3) The Career Woman – Every career driven woman comes to the stage in her journey where life must take a back seat, and career must take the front seat. There is no career that will not require some sort of sacrifice, and if you want a career of any type of substance at some point its establishment and maintenance will have to be top priority. The Career Woman adjusts her everyday living around her job, or the pursuit of her job and its requirements, especially if she works a lot. It is totally natural to conform our daily image and wardrobe to our 9-5 environment. However, many women get so engulfed in their career and the image it requires that they struggle dressing outside of the workplace. Whether you work in a corporate environment where the standard is business professional attire or you work in a casual environment where you wear scrubs and tennis shoes as your uniform, it is important to have balance and versatility in your image. Often times the image struggle in this stage is far deeper than simply buying clothes that can be worn outside of work; many women can't dress aside from work attire because they don't have a life outside of work. They lack balance: They don't have a social life, nor are they apart of anything else that requires versatility, so when those rare occasions arise when they have to step outside of the norm, they may struggle. Of all of the stages, this is probably the only stage that women get stuck in by choice.

Many use career as an escape from life. We are all, or will all be guilty of this at some point. We try to channel frustration and dissatisfaction with our personal lives into drive and motivation to work, and theoretically, that's not always a bad thing. It becomes a problem when it becomes a way of life, and we refuse to deal with the root of our issues. Just as that can be detrimental for our emotional and mental health, it can be just as detrimental for our image and physical presentation. Your confidence and drive should show in your everyday presentation, not just when you are going to work.

On the flip side, some people are stifled by their work environment. If your work environment does not require you to maintain a certain image, it is easy to become sluggish and find yourself "putting on" only when you think people are looking. However, the fact of the matter is that people are always looking, and they decide how they feel about you and what you have to offer before you ever open your mouth or present a resume.

4) The Mommy/Family Woman – Now let's talk about Mommies. This is probably the most obvious stage to identify because it is so typical, and it is so very noticeable. We have all seen it. We all have a friend or maybe we are the woman that: 1) gives birth and loses your life and livelihood in your child/ children, 2) gained baby weight that you can't seem to lose and as a result of a lack of confidence and lowered self-esteem you begin to let yourself go. Both scenarios are tragic and yet both are unbelievably common.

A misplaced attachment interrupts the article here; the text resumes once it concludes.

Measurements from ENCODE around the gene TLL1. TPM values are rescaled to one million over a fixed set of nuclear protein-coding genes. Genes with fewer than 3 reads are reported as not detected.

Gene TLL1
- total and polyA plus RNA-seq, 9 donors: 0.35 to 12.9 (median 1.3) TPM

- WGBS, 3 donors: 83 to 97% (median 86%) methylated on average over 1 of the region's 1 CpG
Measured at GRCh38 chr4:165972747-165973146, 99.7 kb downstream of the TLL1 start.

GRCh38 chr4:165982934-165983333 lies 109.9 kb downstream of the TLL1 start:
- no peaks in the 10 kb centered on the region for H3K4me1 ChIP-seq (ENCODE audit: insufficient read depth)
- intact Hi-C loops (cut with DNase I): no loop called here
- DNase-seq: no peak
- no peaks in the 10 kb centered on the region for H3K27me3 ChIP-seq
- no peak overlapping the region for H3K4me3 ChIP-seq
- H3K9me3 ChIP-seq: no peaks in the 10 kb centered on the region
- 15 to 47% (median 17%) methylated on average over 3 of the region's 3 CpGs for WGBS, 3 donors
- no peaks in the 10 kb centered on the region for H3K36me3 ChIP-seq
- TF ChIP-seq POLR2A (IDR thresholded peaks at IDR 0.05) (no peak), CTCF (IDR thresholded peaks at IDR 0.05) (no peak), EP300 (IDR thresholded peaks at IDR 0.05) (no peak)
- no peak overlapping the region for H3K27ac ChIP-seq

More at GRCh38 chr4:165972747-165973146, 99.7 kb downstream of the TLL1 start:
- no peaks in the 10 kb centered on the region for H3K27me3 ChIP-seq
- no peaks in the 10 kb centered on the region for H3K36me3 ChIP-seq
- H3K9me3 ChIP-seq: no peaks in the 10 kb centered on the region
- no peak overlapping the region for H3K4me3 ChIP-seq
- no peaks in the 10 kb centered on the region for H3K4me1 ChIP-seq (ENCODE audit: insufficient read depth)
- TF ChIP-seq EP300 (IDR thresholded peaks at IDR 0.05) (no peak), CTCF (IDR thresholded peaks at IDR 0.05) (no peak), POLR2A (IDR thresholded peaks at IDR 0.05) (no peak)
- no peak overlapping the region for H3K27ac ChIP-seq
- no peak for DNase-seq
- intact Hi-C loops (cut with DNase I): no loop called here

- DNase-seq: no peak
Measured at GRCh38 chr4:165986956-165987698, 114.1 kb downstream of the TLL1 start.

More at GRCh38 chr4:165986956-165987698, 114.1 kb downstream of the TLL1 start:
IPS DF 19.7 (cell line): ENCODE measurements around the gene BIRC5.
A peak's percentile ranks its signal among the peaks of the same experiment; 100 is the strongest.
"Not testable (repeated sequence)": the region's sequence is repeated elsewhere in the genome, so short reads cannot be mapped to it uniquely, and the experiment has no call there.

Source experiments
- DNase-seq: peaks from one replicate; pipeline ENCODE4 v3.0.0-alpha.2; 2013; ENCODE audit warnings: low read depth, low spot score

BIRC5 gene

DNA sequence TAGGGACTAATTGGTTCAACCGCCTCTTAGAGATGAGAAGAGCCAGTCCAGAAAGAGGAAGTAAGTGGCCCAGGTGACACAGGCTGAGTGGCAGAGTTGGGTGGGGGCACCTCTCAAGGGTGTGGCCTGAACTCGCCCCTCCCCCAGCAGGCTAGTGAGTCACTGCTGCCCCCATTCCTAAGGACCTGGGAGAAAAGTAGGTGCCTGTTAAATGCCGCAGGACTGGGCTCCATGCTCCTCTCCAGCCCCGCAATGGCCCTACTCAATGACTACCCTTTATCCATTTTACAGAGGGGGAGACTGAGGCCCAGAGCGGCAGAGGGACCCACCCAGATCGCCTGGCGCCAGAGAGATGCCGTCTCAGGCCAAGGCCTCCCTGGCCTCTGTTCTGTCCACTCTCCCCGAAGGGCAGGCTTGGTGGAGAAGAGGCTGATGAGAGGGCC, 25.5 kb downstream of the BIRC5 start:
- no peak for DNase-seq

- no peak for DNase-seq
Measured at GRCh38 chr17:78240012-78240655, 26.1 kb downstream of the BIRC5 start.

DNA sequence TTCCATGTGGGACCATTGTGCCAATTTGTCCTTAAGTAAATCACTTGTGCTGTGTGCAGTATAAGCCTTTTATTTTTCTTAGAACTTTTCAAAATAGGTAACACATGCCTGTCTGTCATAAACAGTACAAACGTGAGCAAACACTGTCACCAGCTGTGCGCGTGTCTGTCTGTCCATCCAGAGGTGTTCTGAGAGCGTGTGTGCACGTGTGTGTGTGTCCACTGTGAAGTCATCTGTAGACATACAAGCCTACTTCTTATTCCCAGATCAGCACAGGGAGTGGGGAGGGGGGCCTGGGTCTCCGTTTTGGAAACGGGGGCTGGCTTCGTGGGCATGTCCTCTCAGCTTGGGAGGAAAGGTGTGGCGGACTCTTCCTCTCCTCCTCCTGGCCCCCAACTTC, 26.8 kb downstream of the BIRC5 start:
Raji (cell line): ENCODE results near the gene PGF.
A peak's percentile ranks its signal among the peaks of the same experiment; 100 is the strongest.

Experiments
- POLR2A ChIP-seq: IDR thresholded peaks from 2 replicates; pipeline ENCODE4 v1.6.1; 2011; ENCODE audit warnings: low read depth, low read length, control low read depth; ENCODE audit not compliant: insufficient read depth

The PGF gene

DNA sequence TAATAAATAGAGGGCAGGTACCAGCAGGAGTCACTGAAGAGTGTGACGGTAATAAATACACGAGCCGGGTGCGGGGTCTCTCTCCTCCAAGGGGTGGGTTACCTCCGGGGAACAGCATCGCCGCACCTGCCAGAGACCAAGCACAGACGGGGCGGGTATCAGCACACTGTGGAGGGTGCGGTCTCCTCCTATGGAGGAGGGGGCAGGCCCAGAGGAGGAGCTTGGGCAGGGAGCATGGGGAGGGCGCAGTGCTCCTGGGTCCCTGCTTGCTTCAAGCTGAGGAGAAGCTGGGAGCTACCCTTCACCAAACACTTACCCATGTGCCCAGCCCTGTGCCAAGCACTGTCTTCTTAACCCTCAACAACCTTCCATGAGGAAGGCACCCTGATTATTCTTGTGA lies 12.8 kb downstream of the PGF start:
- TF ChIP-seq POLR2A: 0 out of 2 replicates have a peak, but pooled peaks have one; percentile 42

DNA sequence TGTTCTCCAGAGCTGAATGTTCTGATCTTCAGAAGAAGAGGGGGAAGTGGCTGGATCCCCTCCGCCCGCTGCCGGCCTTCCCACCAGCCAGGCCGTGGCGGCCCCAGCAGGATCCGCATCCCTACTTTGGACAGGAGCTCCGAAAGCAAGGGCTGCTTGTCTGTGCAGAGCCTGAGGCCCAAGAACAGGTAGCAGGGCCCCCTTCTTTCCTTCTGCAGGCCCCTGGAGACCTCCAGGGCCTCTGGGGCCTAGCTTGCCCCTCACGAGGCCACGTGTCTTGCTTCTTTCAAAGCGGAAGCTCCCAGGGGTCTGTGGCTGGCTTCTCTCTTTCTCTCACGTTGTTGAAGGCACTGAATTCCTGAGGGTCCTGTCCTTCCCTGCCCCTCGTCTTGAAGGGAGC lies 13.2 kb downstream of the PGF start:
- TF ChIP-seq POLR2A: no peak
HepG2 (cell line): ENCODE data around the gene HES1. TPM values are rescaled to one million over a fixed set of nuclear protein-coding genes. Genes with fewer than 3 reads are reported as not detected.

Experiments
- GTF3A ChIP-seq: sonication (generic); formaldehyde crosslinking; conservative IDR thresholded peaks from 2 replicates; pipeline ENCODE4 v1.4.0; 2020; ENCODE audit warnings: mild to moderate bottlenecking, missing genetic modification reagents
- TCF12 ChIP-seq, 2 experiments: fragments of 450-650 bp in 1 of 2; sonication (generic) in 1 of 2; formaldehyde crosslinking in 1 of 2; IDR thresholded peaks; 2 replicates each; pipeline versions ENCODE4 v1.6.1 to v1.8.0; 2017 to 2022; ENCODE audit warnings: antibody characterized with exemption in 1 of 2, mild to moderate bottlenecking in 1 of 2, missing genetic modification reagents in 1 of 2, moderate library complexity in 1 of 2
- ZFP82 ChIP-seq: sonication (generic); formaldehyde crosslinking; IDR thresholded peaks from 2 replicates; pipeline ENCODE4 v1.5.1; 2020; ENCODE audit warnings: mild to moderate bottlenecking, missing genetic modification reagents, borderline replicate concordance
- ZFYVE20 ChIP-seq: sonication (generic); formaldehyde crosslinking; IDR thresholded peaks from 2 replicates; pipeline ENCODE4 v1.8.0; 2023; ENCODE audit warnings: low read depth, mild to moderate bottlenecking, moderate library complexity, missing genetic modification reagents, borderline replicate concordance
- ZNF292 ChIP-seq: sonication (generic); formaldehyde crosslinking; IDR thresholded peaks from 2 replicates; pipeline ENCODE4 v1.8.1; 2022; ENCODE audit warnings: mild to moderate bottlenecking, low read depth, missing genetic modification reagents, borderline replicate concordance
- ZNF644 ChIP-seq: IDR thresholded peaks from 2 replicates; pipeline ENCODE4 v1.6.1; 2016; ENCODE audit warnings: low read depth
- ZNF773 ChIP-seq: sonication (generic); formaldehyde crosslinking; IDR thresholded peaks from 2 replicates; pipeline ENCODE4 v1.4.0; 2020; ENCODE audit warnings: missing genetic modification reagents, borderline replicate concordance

Let me give this disclaimer: I firmly believe that there is no greater responsibility than that of rearing a child, and your children should be of the utmost priority. There are indeed some sacrifices, whether it be time or money, sleep or privacy that must be made in order to secure a stable life for your child or children. However, you cannot surrender your purpose, identity, and existence as a woman just to become a mother. Even if you put your life on hold for a while, don't forget it altogether.

While that may sound harsh, you wouldn't surrender your social security number when you give birth and take on that of your child's, likewise your physical identity remains even after motherhood begins. Just as you had a life prior to the birth of your child, it is only a matter of time before the child grows up and begins to develop a life of his or her own. The will beg and plead for their identity to be detached from yours, so you have to be willing to detach yours from theirs. Invest in their life by all means, but please, don't forget about your own. Being overly consumed in the "mommy" role can not only effect your life, but it could potentially begin to effect your relationships; the major one being your marriage.


Excerpted from The Upgrade by J. Renee. Copyright © 2015 J. Renee. Excerpted by permission of AuthorHouse.
All rights reserved. No part of this excerpt may be reproduced or reprinted without permission in writing from the publisher.